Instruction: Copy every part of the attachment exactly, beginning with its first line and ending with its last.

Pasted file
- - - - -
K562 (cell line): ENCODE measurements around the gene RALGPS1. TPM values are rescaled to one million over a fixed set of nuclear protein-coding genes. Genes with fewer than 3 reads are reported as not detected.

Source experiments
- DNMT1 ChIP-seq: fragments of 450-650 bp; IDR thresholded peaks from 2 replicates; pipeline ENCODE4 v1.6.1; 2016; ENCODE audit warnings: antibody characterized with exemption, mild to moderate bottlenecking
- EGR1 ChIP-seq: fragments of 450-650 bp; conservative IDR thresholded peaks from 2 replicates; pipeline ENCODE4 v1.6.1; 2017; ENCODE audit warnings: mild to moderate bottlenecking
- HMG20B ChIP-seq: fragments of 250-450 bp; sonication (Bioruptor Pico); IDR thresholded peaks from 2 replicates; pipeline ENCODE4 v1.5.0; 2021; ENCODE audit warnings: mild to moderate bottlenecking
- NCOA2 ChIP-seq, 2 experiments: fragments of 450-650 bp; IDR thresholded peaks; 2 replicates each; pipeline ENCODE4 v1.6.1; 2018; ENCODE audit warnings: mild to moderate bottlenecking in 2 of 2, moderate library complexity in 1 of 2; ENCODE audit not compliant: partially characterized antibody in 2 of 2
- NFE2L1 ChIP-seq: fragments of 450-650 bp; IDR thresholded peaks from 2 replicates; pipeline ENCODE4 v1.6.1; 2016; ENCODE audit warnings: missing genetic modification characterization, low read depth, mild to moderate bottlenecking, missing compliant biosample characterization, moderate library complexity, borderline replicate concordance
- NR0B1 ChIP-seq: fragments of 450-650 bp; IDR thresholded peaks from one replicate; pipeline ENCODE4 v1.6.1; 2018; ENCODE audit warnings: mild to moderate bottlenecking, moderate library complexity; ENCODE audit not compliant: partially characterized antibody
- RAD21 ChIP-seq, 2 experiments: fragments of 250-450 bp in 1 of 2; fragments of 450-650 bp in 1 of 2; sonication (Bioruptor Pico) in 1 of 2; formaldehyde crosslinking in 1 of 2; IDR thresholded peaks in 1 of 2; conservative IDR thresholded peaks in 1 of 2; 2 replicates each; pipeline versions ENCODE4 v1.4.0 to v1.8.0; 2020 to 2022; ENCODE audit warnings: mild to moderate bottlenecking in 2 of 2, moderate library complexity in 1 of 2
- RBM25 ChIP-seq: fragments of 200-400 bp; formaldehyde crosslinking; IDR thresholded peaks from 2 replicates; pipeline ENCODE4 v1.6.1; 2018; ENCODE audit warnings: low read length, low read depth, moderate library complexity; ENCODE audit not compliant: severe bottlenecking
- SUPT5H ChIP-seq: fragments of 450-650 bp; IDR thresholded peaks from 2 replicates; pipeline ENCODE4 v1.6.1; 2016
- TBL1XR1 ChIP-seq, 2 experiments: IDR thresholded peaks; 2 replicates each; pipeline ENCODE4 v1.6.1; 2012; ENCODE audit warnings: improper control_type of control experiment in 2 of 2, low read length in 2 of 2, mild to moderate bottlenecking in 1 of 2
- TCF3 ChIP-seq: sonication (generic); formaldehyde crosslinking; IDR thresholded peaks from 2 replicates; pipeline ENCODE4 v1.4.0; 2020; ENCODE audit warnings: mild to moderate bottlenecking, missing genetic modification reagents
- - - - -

K562 (cell line): ENCODE measurements around the gene RALGPS1. TPM values are rescaled to one million over a fixed set of nuclear protein-coding genes. Genes with fewer than 3 reads are reported as not detected.

Source experiments
- DNMT1 ChIP-seq: fragments of 450-650 bp; IDR thresholded peaks from 2 replicates; pipeline ENCODE4 v1.6.1; 2016; ENCODE audit warnings: antibody characterized with exemption, mild to moderate bottlenecking
- EGR1 ChIP-seq: fragments of 450-650 bp; conservative IDR thresholded peaks from 2 replicates; pipeline ENCODE4 v1.6.1; 2017; ENCODE audit warnings: mild to moderate bottlenecking
- HMG20B ChIP-seq: fragments of 250-450 bp; sonication (Bioruptor Pico); IDR thresholded peaks from 2 replicates; pipeline ENCODE4 v1.5.0; 2021; ENCODE audit warnings: mild to moderate bottlenecking
- NCOA2 ChIP-seq, 2 experiments: fragments of 450-650 bp; IDR thresholded peaks; 2 replicates each; pipeline ENCODE4 v1.6.1; 2018; ENCODE audit warnings: mild to moderate bottlenecking in 2 of 2, moderate library complexity in 1 of 2; ENCODE audit not compliant: partially characterized antibody in 2 of 2
- NFE2L1 ChIP-seq: fragments of 450-650 bp; IDR thresholded peaks from 2 replicates; pipeline ENCODE4 v1.6.1; 2016; ENCODE audit warnings: missing genetic modification characterization, low read depth, mild to moderate bottlenecking, missing compliant biosample characterization, moderate library complexity, borderline replicate concordance
- NR0B1 ChIP-seq: fragments of 450-650 bp; IDR thresholded peaks from one replicate; pipeline ENCODE4 v1.6.1; 2018; ENCODE audit warnings: mild to moderate bottlenecking, moderate library complexity; ENCODE audit not compliant: partially characterized antibody
- RAD21 ChIP-seq, 2 experiments: fragments of 250-450 bp in 1 of 2; fragments of 450-650 bp in 1 of 2; sonication (Bioruptor Pico) in 1 of 2; formaldehyde crosslinking in 1 of 2; IDR thresholded peaks in 1 of 2; conservative IDR thresholded peaks in 1 of 2; 2 replicates each; pipeline versions ENCODE4 v1.4.0 to v1.8.0; 2020 to 2022; ENCODE audit warnings: mild to moderate bottlenecking in 2 of 2, moderate library complexity in 1 of 2
- RBM25 ChIP-seq: fragments of 200-400 bp; formaldehyde crosslinking; IDR thresholded peaks from 2 replicates; pipeline ENCODE4 v1.6.1; 2018; ENCODE audit warnings: low read length, low read depth, moderate library complexity; ENCODE audit not compliant: severe bottlenecking
- SUPT5H ChIP-seq: fragments of 450-650 bp; IDR thresholded peaks from 2 replicates; pipeline ENCODE4 v1.6.1; 2016
- TBL1XR1 ChIP-seq, 2 experiments: IDR thresholded peaks; 2 replicates each; pipeline ENCODE4 v1.6.1; 2012; ENCODE audit warnings: improper control_type of control experiment in 2 of 2, low read length in 2 of 2, mild to moderate bottlenecking in 1 of 2
- TCF3 ChIP-seq: sonication (generic); formaldehyde crosslinking; IDR thresholded peaks from 2 replicates; pipeline ENCODE4 v1.4.0; 2020; ENCODE audit warnings: mild to moderate bottlenecking, missing genetic modification reagents